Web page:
iAd Gallery, a free iPhone app Apple released yesterday in the App Store, has generated several debates on the Internet about its rather "limited" feature set: the app, good-looking and responsive, does only one thing: it's a collection of advertisements you can browse and "love." By aggregating the best campaigns recently launched on the iAd network, iAd Gallery only lets users interact with a spinning wheel featuring ads from different brands, view information and "launch" them to experience the rich functionalities of iAds. Basically, it's a free ad collector for iPhone. Not exactly the kind of "productive" (or at least entertaining) software most users would expect from Apple.
As noted by Dan Frommer at Silicon Alley Insider, it is kind of ironic that iAd Gallery may be violating Apple's own Review Guidelines for iOS apps and should have been rejected by Apple itself. In the 2.13 section of the Guidelines, the company explains:
Apps that are primarily marketing materials or advertisements will be rejected
iAd Gallery indeed is based on marketing materials and doesn't do anything but enabling you to browse various ad campaigns. Sure, you can read details about a specific campaign and learn more about the agency behind it, but that's not really a "functionality" in our opinion. The app also lets you get in touch with the iAd team with a Contact button: perhaps the App Review Team at Cupertino thought that was enough to let the app through the App Store gates.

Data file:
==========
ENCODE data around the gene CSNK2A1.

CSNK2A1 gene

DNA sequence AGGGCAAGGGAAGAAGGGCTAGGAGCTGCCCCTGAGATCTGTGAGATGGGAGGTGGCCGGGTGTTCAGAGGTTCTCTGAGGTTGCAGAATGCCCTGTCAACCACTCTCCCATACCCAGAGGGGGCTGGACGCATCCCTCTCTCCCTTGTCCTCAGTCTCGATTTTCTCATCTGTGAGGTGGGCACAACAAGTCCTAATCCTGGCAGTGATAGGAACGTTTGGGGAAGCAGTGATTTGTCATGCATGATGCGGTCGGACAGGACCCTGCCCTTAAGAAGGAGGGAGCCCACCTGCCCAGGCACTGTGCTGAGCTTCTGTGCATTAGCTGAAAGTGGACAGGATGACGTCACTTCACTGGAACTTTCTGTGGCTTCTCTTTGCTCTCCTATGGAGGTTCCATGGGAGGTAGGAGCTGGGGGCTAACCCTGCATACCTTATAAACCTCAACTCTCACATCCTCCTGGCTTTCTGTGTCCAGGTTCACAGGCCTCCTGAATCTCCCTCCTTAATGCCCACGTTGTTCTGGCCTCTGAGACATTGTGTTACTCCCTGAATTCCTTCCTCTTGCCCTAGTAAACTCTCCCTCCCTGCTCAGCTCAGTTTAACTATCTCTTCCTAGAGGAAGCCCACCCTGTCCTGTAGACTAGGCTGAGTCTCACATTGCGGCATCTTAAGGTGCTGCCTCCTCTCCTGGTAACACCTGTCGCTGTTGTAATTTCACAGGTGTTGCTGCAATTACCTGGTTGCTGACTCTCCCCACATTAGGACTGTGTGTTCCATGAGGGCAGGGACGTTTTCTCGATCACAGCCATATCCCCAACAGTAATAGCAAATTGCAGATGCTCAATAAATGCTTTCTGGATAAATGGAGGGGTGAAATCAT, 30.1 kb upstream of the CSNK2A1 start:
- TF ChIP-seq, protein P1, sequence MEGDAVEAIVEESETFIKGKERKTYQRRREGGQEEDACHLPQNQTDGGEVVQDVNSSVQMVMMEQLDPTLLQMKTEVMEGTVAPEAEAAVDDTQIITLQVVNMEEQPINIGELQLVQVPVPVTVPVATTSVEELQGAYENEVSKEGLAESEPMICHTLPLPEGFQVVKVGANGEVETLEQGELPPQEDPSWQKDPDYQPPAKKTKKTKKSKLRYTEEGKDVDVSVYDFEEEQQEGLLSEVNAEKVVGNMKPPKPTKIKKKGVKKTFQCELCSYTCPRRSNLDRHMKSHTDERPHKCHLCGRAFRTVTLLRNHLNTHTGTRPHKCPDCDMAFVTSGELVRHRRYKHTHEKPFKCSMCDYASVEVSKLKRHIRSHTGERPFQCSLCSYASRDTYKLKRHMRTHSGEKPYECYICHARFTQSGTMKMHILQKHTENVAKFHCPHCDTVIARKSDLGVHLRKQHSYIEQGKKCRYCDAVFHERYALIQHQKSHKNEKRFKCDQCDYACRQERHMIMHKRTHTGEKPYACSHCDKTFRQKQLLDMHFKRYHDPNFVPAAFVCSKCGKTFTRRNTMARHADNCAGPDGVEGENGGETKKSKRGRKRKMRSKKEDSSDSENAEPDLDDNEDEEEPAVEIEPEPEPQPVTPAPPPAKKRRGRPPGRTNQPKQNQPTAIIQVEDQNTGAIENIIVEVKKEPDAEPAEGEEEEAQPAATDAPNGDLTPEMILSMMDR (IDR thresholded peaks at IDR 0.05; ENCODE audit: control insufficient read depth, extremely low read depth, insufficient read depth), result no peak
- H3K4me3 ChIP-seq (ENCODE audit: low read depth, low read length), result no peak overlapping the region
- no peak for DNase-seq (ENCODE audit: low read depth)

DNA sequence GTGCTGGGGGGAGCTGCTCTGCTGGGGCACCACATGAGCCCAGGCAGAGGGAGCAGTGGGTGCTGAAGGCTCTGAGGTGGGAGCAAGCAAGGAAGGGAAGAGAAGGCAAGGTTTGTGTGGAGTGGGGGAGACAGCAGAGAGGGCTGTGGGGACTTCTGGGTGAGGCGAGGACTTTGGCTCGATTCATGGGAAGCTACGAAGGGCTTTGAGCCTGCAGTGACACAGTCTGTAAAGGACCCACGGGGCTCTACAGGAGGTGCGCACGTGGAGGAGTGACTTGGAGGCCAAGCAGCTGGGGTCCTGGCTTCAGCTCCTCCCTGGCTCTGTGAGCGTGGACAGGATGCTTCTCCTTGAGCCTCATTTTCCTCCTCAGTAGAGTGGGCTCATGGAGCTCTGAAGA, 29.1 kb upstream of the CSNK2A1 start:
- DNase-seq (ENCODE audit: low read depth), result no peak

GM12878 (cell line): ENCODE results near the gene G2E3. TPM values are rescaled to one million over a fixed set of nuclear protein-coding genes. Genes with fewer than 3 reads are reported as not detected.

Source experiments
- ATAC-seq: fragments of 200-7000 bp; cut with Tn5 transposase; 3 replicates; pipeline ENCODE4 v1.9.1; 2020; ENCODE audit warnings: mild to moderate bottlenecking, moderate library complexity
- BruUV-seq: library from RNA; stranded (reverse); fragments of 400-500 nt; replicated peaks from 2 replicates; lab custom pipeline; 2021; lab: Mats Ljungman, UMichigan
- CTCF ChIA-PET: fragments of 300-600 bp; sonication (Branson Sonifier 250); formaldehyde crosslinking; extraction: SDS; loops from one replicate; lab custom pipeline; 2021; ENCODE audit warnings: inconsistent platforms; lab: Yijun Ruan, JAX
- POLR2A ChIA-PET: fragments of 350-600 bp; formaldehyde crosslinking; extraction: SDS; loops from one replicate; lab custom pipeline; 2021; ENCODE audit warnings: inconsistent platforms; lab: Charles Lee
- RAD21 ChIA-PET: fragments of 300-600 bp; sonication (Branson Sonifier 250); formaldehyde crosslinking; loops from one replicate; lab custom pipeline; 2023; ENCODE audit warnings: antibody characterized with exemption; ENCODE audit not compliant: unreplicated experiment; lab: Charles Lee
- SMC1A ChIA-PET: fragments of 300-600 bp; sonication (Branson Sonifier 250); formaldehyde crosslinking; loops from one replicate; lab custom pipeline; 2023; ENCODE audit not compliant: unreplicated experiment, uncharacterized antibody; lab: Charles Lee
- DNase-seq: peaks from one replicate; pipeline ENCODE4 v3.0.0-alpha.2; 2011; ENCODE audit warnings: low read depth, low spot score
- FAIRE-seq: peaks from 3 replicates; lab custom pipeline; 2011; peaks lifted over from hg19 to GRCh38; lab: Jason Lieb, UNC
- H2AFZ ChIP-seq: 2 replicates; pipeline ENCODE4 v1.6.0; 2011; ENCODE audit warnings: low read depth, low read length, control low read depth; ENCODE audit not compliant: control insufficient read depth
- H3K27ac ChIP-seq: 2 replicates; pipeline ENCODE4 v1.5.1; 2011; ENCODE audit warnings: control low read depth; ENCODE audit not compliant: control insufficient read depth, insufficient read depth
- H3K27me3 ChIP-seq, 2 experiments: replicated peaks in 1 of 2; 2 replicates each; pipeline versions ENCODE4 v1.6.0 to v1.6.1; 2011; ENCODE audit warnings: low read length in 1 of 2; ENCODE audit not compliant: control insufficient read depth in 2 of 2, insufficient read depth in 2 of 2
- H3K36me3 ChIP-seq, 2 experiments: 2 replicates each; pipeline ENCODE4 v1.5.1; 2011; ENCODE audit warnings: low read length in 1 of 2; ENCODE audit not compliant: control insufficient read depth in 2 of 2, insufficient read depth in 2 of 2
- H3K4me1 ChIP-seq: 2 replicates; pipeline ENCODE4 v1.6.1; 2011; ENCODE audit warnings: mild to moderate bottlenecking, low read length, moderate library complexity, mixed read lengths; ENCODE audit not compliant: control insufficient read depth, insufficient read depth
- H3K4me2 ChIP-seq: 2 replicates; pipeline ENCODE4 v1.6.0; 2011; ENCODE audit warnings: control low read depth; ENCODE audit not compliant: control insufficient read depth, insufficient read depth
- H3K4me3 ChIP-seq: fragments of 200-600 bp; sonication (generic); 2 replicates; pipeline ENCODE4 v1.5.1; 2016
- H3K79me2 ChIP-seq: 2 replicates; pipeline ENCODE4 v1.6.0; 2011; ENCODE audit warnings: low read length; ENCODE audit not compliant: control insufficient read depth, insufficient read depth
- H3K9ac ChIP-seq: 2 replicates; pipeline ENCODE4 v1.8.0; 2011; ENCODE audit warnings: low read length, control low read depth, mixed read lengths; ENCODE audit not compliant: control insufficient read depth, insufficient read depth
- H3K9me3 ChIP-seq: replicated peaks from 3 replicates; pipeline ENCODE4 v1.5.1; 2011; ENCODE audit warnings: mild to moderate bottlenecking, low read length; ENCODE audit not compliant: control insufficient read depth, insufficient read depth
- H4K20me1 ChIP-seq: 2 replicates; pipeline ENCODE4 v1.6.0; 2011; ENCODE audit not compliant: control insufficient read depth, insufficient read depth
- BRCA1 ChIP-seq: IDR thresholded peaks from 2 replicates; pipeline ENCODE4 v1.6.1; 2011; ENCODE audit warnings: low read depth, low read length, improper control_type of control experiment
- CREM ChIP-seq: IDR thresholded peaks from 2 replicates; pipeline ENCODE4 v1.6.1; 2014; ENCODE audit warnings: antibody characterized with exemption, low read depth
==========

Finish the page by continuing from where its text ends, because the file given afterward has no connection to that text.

The truth is, of course Apple won't reject its own app because it violates one of the Guidelines. They manage and have the ultimate word on the App Store, and they can release whatever they want under the Apple, Inc. name. But looking at the big picture, it is kind of funny that Apple is distributing an app that would have been rejected if it came from someone else.